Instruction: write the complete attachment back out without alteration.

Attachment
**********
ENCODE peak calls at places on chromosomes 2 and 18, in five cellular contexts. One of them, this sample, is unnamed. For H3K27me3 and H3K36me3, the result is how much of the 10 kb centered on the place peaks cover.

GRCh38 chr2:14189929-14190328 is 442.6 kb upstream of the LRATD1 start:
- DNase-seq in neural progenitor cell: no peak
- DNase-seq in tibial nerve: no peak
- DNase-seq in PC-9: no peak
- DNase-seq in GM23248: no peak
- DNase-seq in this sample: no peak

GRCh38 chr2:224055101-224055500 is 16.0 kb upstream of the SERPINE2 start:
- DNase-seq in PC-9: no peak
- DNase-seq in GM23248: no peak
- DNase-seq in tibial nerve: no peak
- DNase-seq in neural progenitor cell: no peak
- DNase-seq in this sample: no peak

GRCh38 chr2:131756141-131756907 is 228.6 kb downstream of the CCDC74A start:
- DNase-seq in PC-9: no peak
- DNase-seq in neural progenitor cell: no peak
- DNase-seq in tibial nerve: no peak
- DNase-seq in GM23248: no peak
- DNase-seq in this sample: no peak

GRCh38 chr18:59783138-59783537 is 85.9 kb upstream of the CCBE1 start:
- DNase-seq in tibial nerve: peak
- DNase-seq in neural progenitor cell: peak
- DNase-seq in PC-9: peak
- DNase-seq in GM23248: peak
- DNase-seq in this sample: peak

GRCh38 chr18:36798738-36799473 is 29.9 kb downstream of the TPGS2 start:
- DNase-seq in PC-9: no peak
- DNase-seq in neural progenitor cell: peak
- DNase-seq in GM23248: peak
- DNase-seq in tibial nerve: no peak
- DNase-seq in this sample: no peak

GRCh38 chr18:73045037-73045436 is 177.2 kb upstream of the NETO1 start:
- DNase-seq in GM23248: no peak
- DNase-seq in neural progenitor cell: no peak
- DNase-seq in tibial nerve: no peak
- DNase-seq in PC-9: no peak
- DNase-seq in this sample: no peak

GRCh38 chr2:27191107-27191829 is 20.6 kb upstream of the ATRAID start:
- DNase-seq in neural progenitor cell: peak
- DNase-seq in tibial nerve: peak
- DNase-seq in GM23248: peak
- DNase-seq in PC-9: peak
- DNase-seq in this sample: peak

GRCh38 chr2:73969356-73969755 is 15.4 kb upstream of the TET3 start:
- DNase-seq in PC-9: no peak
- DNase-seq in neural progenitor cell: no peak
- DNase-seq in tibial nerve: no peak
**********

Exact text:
ENCODE peak calls at places on chromosomes 2 and 18, in five cellular contexts. One of them, this sample, is unnamed. For H3K27me3 and H3K36me3, the result is how much of the 10 kb centered on the place peaks cover.

GRCh38 chr2:14189929-14190328 is 442.6 kb upstream of the LRATD1 start:
- DNase-seq in neural progenitor cell: no peak
- DNase-seq in tibial nerve: no peak
- DNase-seq in PC-9: no peak
- DNase-seq in GM23248: no peak
- DNase-seq in this sample: no peak

GRCh38 chr2:224055101-224055500 is 16.0 kb upstream of the SERPINE2 start:
- DNase-seq in PC-9: no peak
- DNase-seq in GM23248: no peak
- DNase-seq in tibial nerve: no peak
- DNase-seq in neural progenitor cell: no peak
- DNase-seq in this sample: no peak

GRCh38 chr2:131756141-131756907 is 228.6 kb downstream of the CCDC74A start:
- DNase-seq in PC-9: no peak
- DNase-seq in neural progenitor cell: no peak
- DNase-seq in tibial nerve: no peak
- DNase-seq in GM23248: no peak
- DNase-seq in this sample: no peak

GRCh38 chr18:59783138-59783537 is 85.9 kb upstream of the CCBE1 start:
- DNase-seq in tibial nerve: peak
- DNase-seq in neural progenitor cell: peak
- DNase-seq in PC-9: peak
- DNase-seq in GM23248: peak
- DNase-seq in this sample: peak

GRCh38 chr18:36798738-36799473 is 29.9 kb downstream of the TPGS2 start:
- DNase-seq in PC-9: no peak
- DNase-seq in neural progenitor cell: peak
- DNase-seq in GM23248: peak
- DNase-seq in tibial nerve: no peak
- DNase-seq in this sample: no peak

GRCh38 chr18:73045037-73045436 is 177.2 kb upstream of the NETO1 start:
- DNase-seq in GM23248: no peak
- DNase-seq in neural progenitor cell: no peak
- DNase-seq in tibial nerve: no peak
- DNase-seq in PC-9: no peak
- DNase-seq in this sample: no peak

GRCh38 chr2:27191107-27191829 is 20.6 kb upstream of the ATRAID start:
- DNase-seq in neural progenitor cell: peak
- DNase-seq in tibial nerve: peak
- DNase-seq in GM23248: peak
- DNase-seq in PC-9: peak
- DNase-seq in this sample: peak

GRCh38 chr2:73969356-73969755 is 15.4 kb upstream of the TET3 start:
- DNase-seq in PC-9: no peak
- DNase-seq in neural progenitor cell: no peak
- DNase-seq in tibial nerve: no peak